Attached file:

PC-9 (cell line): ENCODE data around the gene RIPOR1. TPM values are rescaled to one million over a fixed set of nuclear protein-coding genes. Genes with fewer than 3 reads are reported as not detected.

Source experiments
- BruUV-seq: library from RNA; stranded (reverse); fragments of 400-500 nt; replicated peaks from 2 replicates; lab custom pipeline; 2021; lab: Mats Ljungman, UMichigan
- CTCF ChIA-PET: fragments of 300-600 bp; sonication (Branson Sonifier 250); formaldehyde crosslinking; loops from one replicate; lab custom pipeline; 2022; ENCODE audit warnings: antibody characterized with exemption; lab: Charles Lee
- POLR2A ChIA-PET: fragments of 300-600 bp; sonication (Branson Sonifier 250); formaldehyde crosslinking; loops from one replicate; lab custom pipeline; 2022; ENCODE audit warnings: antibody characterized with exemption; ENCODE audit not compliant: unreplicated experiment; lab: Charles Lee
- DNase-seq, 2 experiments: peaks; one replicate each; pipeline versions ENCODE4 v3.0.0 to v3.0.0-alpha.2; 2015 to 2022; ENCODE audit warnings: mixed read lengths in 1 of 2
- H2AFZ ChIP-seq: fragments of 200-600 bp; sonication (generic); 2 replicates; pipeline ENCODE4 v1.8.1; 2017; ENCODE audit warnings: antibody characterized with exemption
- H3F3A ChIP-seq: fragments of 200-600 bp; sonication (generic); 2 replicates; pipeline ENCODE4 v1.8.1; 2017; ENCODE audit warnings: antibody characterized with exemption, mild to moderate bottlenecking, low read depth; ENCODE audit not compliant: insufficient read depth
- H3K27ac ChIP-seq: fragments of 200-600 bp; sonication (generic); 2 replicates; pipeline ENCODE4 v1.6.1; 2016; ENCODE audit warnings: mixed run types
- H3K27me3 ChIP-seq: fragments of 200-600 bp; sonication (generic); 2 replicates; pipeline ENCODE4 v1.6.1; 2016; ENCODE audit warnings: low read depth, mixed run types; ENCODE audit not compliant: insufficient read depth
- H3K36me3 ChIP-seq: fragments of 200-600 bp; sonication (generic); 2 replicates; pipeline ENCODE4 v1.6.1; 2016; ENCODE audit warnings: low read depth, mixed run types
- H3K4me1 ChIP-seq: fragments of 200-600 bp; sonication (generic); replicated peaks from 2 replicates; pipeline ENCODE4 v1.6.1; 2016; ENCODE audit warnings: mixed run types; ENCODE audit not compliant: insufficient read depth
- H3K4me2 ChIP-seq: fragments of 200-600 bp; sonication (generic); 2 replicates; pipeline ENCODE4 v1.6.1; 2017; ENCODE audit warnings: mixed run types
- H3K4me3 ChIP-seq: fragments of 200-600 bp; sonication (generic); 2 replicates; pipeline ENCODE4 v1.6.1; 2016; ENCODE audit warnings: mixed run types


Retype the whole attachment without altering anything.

PC-9 (cell line): ENCODE data around the gene RIPOR1. TPM values are rescaled to one million over a fixed set of nuclear protein-coding genes. Genes with fewer than 3 reads are reported as not detected.

Source experiments
- BruUV-seq: library from RNA; stranded (reverse); fragments of 400-500 nt; replicated peaks from 2 replicates; lab custom pipeline; 2021; lab: Mats Ljungman, UMichigan
- CTCF ChIA-PET: fragments of 300-600 bp; sonication (Branson Sonifier 250); formaldehyde crosslinking; loops from one replicate; lab custom pipeline; 2022; ENCODE audit warnings: antibody characterized with exemption; lab: Charles Lee
- POLR2A ChIA-PET: fragments of 300-600 bp; sonication (Branson Sonifier 250); formaldehyde crosslinking; loops from one replicate; lab custom pipeline; 2022; ENCODE audit warnings: antibody characterized with exemption; ENCODE audit not compliant: unreplicated experiment; lab: Charles Lee
- DNase-seq, 2 experiments: peaks; one replicate each; pipeline versions ENCODE4 v3.0.0 to v3.0.0-alpha.2; 2015 to 2022; ENCODE audit warnings: mixed read lengths in 1 of 2
- H2AFZ ChIP-seq: fragments of 200-600 bp; sonication (generic); 2 replicates; pipeline ENCODE4 v1.8.1; 2017; ENCODE audit warnings: antibody characterized with exemption
- H3F3A ChIP-seq: fragments of 200-600 bp; sonication (generic); 2 replicates; pipeline ENCODE4 v1.8.1; 2017; ENCODE audit warnings: antibody characterized with exemption, mild to moderate bottlenecking, low read depth; ENCODE audit not compliant: insufficient read depth
- H3K27ac ChIP-seq: fragments of 200-600 bp; sonication (generic); 2 replicates; pipeline ENCODE4 v1.6.1; 2016; ENCODE audit warnings: mixed run types
- H3K27me3 ChIP-seq: fragments of 200-600 bp; sonication (generic); 2 replicates; pipeline ENCODE4 v1.6.1; 2016; ENCODE audit warnings: low read depth, mixed run types; ENCODE audit not compliant: insufficient read depth
- H3K36me3 ChIP-seq: fragments of 200-600 bp; sonication (generic); 2 replicates; pipeline ENCODE4 v1.6.1; 2016; ENCODE audit warnings: low read depth, mixed run types
- H3K4me1 ChIP-seq: fragments of 200-600 bp; sonication (generic); replicated peaks from 2 replicates; pipeline ENCODE4 v1.6.1; 2016; ENCODE audit warnings: mixed run types; ENCODE audit not compliant: insufficient read depth
- H3K4me2 ChIP-seq: fragments of 200-600 bp; sonication (generic); 2 replicates; pipeline ENCODE4 v1.6.1; 2017; ENCODE audit warnings: mixed run types
- H3K4me3 ChIP-seq: fragments of 200-600 bp; sonication (generic); 2 replicates; pipeline ENCODE4 v1.6.1; 2016; ENCODE audit warnings: mixed run types